THE READING: Micah 6:6-8
“With what shall I come before the Lord,
and bow myself before God on high? Shall I come before him with burnt offerings,
with calves a year old? ill the Lord be pleased
with thousands of rams, with ten thousands of rivers of oil? Shall I give my firstborn for my
transgression, the fruit of my body for the sin of my soul?” He has told you, O
mortal, what is good; and what does the Lord
require of you but to do justice, and to love kindness, and to walk humbly with
It’s 740-700 BCE
and God’s people are anxious. The
northern part of the kingdom (Israel) has already fallen to the Assyrian army,
and its leading families have been deported to Assyria. The southern part of the kingdom (Judah) is
now under threat, and sooner or later also will fall.
The leaders of
Judah – king, rich landowners, leading merchants, priests – are doing all they
know to survive as a kingdom. Micah, a
prophet, sees they are working on the wrong track though.
people, they pray God will give them a strong king to lead them to victory in
battle against their enemies, and last week (in Micah 5:2-5a) we read Micah’s
answer to them. He says a saviour will
come – but only after their defeat. And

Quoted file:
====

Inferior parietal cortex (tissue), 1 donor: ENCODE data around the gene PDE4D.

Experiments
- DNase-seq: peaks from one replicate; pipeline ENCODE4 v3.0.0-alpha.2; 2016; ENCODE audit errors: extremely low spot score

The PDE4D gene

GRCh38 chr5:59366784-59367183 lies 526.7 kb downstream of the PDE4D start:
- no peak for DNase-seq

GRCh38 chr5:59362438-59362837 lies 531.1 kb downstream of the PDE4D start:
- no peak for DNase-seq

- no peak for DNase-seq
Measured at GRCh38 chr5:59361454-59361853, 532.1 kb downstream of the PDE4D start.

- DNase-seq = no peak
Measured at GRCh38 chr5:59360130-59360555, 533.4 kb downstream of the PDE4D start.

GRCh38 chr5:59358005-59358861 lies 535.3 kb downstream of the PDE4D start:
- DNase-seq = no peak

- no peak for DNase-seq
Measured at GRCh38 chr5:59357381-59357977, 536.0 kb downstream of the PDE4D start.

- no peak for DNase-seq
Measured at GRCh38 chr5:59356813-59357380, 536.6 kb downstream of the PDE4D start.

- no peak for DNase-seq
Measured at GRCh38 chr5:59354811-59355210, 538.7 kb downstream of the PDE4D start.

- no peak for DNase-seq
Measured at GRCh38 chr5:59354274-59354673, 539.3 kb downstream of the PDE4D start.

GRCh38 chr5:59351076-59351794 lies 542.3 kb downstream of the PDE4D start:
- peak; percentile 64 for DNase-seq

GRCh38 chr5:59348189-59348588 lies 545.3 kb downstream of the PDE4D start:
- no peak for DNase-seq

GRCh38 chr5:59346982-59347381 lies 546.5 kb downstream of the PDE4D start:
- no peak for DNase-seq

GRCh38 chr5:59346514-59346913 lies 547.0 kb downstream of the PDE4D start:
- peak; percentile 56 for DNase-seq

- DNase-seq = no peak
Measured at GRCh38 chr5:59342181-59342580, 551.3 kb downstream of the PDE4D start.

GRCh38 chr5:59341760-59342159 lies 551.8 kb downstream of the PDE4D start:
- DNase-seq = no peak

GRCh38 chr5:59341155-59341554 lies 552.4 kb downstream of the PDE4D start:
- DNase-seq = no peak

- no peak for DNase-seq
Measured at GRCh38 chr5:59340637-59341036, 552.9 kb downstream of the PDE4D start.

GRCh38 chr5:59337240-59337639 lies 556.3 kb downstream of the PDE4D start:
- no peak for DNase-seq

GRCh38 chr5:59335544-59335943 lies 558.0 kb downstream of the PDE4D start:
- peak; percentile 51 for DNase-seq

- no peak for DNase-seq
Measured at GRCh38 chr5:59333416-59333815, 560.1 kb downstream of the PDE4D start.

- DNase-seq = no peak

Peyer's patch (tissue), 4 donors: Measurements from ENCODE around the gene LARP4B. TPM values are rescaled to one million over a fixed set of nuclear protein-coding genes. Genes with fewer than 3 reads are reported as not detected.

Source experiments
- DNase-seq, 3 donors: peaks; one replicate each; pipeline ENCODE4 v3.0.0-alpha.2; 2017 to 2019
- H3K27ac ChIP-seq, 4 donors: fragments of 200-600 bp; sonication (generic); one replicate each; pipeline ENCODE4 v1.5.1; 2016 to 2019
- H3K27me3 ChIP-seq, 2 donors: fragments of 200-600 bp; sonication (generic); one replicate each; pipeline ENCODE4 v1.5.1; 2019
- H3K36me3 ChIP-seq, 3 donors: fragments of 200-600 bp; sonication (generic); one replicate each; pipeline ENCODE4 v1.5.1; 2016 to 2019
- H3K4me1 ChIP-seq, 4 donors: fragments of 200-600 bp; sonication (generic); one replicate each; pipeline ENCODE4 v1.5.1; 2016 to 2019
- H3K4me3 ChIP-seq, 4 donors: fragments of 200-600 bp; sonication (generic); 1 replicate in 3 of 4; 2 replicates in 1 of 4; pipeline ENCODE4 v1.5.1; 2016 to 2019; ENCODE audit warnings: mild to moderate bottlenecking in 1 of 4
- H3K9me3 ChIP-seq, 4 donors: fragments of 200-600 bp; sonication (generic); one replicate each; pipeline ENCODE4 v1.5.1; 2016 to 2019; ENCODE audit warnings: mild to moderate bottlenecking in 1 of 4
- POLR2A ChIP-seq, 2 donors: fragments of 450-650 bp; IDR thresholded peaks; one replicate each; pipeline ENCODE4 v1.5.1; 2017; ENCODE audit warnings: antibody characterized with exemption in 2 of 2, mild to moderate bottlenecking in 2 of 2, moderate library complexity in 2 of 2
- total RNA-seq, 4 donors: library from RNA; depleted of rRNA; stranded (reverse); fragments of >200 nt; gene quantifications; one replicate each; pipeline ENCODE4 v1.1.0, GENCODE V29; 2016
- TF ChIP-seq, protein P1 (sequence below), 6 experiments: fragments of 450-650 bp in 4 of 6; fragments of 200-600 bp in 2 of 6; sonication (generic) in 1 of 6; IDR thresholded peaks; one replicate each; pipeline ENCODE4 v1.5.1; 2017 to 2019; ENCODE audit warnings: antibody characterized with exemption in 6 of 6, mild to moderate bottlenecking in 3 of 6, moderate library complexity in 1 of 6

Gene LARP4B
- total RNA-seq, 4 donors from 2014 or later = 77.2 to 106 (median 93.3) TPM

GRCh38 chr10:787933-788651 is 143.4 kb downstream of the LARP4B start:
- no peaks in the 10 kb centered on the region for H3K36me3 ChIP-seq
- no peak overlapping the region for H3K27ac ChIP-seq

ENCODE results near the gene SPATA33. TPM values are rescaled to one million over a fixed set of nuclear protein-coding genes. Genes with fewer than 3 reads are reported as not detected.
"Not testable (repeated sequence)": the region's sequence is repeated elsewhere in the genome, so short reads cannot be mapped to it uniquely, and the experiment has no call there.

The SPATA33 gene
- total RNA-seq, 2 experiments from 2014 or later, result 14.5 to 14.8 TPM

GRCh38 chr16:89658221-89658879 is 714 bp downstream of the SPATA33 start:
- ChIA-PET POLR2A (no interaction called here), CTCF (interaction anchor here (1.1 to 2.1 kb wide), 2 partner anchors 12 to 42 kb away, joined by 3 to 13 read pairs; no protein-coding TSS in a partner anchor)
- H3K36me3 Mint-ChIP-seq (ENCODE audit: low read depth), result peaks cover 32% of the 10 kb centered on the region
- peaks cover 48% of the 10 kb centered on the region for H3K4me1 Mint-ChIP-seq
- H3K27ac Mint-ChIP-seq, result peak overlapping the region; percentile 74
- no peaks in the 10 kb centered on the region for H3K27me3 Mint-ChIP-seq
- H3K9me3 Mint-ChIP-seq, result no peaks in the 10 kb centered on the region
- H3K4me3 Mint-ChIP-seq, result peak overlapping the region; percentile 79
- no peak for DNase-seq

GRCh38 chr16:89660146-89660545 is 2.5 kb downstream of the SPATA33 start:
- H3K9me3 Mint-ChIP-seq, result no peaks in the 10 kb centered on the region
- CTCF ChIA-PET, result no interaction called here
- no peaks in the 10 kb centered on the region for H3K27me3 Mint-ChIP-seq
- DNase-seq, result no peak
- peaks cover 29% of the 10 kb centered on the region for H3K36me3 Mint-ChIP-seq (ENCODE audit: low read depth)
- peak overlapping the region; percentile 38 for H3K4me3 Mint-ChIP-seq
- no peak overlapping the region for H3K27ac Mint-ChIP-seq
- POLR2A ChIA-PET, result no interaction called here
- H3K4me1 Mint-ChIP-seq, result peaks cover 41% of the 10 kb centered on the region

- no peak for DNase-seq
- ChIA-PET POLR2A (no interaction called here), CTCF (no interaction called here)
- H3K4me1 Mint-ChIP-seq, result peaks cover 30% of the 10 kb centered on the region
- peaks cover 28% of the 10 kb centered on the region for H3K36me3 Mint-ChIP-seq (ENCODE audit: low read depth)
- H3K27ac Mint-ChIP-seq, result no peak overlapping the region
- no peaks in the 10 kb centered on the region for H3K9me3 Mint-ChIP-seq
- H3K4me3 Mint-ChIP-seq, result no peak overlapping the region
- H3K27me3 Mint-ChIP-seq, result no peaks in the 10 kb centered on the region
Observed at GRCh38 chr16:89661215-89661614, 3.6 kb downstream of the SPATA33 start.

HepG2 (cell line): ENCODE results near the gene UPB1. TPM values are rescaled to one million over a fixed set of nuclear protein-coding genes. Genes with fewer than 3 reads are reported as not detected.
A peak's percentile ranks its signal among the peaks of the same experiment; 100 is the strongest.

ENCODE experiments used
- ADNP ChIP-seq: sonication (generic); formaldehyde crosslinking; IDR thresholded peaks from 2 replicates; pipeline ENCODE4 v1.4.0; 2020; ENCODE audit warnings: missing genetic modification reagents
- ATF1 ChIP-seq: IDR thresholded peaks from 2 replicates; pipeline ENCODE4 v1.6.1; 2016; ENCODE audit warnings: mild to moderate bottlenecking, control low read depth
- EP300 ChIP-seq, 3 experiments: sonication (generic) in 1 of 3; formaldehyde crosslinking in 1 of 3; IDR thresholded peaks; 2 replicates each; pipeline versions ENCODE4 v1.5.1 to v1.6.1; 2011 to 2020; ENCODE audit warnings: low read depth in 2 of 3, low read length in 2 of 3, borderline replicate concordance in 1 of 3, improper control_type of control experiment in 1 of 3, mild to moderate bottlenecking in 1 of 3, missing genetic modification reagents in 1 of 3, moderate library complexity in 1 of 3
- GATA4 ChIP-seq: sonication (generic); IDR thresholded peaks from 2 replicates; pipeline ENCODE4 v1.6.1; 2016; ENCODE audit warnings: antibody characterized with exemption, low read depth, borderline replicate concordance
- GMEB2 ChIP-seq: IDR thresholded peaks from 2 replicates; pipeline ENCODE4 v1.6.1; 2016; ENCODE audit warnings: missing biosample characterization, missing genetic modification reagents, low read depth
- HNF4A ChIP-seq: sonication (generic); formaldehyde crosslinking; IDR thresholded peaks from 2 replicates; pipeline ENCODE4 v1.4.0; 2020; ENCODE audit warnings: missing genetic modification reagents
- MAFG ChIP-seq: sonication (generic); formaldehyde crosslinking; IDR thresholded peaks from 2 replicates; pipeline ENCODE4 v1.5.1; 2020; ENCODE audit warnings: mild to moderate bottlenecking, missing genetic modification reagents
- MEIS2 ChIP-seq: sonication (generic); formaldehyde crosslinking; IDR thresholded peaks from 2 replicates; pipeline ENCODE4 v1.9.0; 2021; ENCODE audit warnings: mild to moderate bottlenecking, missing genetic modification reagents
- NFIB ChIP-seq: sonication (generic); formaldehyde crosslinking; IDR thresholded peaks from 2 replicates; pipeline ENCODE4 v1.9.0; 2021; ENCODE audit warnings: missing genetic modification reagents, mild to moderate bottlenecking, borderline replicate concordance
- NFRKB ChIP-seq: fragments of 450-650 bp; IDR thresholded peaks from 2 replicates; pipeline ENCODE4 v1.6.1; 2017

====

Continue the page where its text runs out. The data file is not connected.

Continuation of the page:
rather than a warrior who will give them victory over others, the king God will
choose for them will be a shepherd who will take the time and care to feed
anxiety like other people they also try to be as religious as they can be. They fix up the temple and start piling on the
sacrifices – a religious revival, to try to get God on their side, and this
week we read Micah’s response to their renewed piety and fevered religious
At the heart of Micah’s
message is the understanding that God did not bring the people into their land
and help them be a kingdom just so they could be like other kingdoms with a
warrior-king and God on their side to make them bigger and better. The purpose was that they learn to be distinctive
among nations and a light to other peoples – a people known in the world for
the way they live out God’s good will for all, and for showing that it really
can be done.
passage was chosen for worship this week because the choir is offering a carol concert with the theme of what
Jesus wants from us for Christmas, and this passage Micah offers one of the
“classic” answers to the question of what God wants from us.
What makes us
anxious (as persons, as a church, as a nation, as a world community)
today? How are we on the wrong track in
how we are trying to survive and make things better? How are we on the right track?
What do we
do at Christmas that’s on Jesus’ or God’s wish list?